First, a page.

Incredibly, two days after Millican assaulted Rehnberg, Portland was witness to yet another spectacle of road rage; this third incident began when 23 year old bike courier Adam Leckie allegedly cut off a vehicle; riding in the vehicle was cyclist Patrick Schrepping, 30, and a co-worker of Colin Yates, the bike mechanic involved in the July 6th road rage incident. As Leckie cycled on his way, Schrepping yelled at him for cutting off his friend who was driving, and then delivering the coup de grace, yelled at him for not wearing a helmet. According to Leckie, he had his helmet with him, but was not wearing it because he wanted to cool off — not that he owes an explanation to anybody. But more to the point, Leckie claims he had had a bad day, and the “get a helmet” comment was just the straw that broke the camel’s back. After yelling back at Schrepping, Leckie apparently reversed course, and followed the SUV containing Schrepping and his friend to the restaurant where they planned to have diner. While Schrepping and his friend were inside, Leckie rode by and keyed the door; unbeknownst to Leckie, however, Schrepping was watching, and he ran out to confront Leckie. A brawl erupted, during the course of which Leckie’s u-lock fell to the ground; Schrepping alleges that the u-lock fell when Leckie swung it at him. Schrepping dove for the u-lock, and in a turn of the tables, delivered some “u-lock justice” to the messenger, opening up a 1-inch gash in Leckie’s head. At that point, a bystander stepped in and broke up the fight. When police arrived — Schrepping says that he called the police — they cited Leckie for criminal mischief and arrested Schrepping on suspicion of assault. Subsequently, Leckie and Shcrepping apologized to each other, and dropped their respective charges; the District Attorney is still reviewing the case.
Something about these incidents, occurring in quick succession during the first two weeks of July, captured our collective attention; for the Portland, Oregon-based The Oregonian, each new incident was evidence of a “bikes vs. cars” war, and as such, merited successive, almost daily above-the-fold headlines in the newsstands. And then the national media took notice. First, Newsweek declared that a surge in ridership had spurred a “new kind of road rage,” in the July 28 article Pedal vs.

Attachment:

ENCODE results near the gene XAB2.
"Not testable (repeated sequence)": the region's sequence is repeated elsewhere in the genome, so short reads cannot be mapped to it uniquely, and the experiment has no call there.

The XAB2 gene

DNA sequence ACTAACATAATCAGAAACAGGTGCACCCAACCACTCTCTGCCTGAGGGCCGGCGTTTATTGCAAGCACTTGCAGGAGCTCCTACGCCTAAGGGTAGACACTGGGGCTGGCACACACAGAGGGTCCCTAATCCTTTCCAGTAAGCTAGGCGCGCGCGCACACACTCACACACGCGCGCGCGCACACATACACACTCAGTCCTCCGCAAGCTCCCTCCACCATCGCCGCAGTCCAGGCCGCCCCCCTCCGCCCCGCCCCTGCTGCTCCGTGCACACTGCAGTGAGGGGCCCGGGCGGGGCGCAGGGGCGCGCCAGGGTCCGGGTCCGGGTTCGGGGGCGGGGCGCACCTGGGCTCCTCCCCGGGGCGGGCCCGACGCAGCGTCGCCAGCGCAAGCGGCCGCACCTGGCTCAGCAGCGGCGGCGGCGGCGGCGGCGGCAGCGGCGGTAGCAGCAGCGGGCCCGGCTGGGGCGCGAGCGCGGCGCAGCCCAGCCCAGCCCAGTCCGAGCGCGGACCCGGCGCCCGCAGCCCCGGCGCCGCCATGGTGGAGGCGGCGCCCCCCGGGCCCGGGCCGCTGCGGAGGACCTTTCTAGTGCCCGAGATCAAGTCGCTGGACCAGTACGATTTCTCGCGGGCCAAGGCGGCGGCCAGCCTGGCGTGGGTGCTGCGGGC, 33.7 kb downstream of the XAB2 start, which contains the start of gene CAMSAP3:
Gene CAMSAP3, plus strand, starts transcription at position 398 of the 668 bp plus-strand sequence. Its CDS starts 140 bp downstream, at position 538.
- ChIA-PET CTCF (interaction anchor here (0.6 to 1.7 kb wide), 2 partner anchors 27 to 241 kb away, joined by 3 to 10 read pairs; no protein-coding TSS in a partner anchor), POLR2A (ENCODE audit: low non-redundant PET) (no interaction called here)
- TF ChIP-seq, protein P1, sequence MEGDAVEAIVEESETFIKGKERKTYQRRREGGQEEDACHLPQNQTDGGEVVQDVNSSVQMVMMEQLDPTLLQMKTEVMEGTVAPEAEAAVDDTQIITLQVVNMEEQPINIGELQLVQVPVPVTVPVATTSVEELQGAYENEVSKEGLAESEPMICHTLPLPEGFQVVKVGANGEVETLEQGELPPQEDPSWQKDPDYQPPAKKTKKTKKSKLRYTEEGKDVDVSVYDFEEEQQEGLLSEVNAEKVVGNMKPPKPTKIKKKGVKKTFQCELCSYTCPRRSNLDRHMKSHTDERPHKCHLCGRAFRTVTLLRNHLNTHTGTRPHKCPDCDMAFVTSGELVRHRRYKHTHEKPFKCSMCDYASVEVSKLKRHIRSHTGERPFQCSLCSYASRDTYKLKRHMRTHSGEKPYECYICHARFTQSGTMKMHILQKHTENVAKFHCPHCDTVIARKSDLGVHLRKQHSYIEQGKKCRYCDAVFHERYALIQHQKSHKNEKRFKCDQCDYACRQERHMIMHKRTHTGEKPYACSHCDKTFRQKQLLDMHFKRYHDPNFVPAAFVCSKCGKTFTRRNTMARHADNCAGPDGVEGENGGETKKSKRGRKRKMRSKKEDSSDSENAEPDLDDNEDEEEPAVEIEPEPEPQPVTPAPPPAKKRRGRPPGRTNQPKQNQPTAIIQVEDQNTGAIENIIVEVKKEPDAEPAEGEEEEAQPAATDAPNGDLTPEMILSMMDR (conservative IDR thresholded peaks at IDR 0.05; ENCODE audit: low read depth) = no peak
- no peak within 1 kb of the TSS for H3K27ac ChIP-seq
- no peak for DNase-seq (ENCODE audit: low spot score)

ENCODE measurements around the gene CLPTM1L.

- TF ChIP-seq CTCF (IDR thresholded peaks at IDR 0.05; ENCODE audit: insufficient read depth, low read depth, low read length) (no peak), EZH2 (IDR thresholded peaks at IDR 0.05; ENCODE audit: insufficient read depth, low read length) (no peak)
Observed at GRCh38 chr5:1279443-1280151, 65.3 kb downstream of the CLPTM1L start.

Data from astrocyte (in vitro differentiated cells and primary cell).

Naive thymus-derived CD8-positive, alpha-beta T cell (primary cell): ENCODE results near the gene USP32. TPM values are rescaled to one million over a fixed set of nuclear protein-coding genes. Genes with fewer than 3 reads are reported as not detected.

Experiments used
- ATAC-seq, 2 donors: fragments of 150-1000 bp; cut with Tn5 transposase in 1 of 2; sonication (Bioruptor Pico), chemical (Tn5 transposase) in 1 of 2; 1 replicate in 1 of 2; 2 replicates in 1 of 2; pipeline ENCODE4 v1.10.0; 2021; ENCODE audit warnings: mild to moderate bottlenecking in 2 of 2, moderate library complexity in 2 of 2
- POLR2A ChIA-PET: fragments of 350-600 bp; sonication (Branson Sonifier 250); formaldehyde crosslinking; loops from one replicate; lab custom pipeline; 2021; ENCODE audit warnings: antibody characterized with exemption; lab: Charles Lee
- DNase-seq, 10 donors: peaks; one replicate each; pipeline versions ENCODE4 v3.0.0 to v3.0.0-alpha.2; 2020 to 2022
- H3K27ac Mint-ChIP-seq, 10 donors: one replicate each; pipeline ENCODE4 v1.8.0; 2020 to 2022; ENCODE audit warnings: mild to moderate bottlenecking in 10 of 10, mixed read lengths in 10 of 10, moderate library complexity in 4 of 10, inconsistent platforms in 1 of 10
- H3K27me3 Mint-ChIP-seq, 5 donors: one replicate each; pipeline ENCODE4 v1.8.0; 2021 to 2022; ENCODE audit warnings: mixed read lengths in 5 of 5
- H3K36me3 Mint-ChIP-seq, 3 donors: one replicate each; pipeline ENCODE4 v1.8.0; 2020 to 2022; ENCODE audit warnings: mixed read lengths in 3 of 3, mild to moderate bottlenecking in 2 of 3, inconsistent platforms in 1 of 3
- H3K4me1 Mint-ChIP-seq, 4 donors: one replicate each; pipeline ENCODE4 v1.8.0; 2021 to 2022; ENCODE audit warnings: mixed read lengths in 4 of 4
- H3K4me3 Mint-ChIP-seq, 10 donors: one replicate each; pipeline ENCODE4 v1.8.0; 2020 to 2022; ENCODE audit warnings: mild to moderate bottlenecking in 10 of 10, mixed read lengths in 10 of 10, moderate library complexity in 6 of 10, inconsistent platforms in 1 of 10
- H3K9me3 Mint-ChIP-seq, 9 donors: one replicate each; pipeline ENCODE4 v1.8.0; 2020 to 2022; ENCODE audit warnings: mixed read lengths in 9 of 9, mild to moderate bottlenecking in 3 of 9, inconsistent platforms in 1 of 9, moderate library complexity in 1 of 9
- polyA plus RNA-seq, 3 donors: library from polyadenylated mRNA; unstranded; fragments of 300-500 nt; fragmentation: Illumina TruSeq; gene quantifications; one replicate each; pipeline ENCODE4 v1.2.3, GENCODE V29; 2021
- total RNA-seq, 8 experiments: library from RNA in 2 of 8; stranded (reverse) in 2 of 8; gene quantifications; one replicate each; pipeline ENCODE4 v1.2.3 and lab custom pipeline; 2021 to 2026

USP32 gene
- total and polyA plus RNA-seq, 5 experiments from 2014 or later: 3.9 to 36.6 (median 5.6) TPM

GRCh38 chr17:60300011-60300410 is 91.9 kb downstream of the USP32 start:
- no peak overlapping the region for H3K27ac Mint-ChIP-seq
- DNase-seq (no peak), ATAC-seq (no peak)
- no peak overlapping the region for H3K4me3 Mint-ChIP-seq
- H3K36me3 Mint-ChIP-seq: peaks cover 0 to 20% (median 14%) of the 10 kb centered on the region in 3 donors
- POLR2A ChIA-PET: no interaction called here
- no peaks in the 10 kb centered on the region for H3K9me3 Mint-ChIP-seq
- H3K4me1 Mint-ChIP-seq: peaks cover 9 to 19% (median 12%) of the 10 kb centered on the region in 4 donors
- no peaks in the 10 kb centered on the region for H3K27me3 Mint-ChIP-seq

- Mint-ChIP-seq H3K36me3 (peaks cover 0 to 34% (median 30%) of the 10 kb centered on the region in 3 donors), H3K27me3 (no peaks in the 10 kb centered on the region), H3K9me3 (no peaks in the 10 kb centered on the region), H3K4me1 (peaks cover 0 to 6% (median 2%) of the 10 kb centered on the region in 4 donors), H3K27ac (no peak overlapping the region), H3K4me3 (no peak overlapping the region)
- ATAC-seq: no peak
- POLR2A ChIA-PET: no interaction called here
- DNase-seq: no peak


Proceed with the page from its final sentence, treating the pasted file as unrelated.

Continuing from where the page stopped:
Metal. Of course, for anybody who has actually been on a bike before this summer, Newsweek’s discovery of this “new kind of road rage” was very old news indeed.
The New York Times weighed in one week later, addressing the clash between cyclists and motorists head-on in the August 8 article Moving Target .
Of course, despite national attention being focused, even if only briefly, on the issue, “bikes vs. cars” violence wasn’t winding down. On July 25, just three days before the Newsweek article was published, “bike vs. cars” violence broke out again, when the monthly Critical Mass ride crossed paths with a driver who was taking his passenger to her birthday party. It began as other Critical Mass incidents have, with some of the riders corking the driver as the rest of the riders rode past. The driver — identified only as “Mark,” a 23 year old travel agent and former bicycle commuter — reported waiting patiently, at first, but after tiring of waiting, he decided to back up and take a different route. As he tried to back up and leave, the cyclists responded by surrounding his car, preventing him from moving in any direction. That’s when the situation began to deteriorate; the driver reports that some of the cyclists began pulling on his mirrors, taunting him with threats that they would tip his car. His response? Feeling intimidated, and “concerned for my safety,” Mark began revving his engine. “[I] was going to…try to be macho and scare some people. I didn’t realize my car was in first [gear].”